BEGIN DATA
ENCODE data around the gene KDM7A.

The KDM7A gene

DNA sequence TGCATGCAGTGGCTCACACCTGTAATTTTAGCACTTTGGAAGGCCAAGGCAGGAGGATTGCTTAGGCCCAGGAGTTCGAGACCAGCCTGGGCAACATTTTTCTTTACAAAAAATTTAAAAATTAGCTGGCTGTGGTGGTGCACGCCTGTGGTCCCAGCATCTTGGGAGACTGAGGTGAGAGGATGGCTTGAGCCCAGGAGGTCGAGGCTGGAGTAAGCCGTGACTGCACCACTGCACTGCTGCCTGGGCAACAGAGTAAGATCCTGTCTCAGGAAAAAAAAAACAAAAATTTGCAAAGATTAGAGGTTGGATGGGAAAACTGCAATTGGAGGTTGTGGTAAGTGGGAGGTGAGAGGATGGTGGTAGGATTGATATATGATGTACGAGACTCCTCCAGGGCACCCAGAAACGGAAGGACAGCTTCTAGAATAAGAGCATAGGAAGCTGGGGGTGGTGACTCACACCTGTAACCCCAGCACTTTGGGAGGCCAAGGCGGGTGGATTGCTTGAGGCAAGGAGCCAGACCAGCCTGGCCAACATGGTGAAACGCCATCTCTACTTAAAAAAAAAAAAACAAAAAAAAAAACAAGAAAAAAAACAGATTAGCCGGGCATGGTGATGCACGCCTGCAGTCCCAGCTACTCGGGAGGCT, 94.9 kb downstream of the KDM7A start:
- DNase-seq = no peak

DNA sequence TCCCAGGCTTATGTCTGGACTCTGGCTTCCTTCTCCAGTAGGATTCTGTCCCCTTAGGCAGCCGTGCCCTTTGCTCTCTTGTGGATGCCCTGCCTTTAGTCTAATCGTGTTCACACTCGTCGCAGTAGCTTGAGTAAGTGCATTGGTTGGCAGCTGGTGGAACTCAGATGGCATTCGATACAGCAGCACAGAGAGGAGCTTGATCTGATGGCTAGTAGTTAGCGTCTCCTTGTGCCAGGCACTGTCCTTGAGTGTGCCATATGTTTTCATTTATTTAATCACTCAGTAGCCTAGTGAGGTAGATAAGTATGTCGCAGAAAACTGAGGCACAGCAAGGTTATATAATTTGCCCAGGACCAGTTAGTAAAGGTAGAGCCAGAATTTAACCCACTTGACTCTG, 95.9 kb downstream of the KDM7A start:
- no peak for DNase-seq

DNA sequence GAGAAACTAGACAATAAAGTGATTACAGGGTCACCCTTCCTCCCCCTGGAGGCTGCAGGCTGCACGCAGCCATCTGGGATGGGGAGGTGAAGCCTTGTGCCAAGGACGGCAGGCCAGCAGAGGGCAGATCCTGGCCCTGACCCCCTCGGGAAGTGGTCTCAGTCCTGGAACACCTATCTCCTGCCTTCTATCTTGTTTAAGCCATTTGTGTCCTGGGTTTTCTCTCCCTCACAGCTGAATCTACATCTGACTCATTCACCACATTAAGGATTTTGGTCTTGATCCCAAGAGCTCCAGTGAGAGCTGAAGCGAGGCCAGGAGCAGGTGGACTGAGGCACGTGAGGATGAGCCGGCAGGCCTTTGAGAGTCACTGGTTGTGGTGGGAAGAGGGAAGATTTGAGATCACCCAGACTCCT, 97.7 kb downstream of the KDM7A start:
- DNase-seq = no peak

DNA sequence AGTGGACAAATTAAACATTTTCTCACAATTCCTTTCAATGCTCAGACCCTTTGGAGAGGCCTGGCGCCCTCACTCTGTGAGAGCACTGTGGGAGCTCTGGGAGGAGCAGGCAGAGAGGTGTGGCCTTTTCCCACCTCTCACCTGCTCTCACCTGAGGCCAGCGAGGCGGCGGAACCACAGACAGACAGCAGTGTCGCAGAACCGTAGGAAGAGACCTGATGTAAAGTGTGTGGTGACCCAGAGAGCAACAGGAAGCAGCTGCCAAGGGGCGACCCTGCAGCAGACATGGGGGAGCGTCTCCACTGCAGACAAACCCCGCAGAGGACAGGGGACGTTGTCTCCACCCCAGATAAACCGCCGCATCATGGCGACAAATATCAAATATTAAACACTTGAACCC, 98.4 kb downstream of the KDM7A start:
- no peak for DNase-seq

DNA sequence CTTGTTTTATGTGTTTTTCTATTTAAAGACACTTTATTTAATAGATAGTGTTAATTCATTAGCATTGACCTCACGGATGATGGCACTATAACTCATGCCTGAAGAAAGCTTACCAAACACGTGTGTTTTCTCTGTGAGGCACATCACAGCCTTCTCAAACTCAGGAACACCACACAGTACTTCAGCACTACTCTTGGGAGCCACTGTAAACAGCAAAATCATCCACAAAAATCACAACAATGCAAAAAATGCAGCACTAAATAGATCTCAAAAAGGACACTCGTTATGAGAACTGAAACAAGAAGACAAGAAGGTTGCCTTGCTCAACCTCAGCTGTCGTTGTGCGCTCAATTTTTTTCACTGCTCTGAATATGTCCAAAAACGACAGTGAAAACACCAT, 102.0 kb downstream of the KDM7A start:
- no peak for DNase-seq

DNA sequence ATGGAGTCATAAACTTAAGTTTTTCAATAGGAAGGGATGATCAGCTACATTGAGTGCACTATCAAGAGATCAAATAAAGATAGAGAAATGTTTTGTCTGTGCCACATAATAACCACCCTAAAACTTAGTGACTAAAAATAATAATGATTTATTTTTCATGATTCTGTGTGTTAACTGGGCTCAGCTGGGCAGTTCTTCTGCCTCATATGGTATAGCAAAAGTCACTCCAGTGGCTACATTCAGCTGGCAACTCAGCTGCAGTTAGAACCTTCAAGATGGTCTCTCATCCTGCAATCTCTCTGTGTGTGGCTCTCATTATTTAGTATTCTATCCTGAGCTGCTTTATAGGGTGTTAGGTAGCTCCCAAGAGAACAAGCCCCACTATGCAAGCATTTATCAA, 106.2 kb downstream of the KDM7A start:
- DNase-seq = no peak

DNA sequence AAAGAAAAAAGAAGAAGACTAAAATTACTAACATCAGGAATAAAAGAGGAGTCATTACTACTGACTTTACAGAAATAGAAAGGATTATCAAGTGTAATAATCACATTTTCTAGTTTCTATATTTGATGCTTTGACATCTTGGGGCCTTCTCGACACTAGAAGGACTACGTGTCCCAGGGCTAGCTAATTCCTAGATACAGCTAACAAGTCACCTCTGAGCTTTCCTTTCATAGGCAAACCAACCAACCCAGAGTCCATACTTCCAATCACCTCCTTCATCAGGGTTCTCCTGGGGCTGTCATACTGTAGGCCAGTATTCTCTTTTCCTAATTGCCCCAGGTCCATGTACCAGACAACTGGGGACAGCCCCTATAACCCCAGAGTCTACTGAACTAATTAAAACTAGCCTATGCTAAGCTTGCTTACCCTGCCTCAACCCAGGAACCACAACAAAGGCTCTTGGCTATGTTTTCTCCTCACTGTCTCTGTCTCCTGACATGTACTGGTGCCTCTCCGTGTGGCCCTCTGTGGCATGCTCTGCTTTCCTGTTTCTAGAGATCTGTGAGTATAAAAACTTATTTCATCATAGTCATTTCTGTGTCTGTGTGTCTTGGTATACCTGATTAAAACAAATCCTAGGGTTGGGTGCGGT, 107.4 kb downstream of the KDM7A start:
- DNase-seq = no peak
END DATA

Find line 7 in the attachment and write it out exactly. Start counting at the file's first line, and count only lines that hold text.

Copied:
DNA sequence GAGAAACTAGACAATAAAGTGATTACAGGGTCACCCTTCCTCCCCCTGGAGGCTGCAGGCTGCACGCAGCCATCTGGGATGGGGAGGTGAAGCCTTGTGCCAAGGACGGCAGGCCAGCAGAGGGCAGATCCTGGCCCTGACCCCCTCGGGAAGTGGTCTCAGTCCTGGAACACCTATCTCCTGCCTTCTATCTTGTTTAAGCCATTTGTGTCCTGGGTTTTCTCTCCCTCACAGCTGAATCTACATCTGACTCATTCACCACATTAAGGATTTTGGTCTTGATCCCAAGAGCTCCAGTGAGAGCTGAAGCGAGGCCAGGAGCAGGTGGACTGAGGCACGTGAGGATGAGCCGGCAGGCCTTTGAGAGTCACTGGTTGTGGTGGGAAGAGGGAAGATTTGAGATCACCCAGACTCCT, 97.7 kb downstream of the KDM7A start: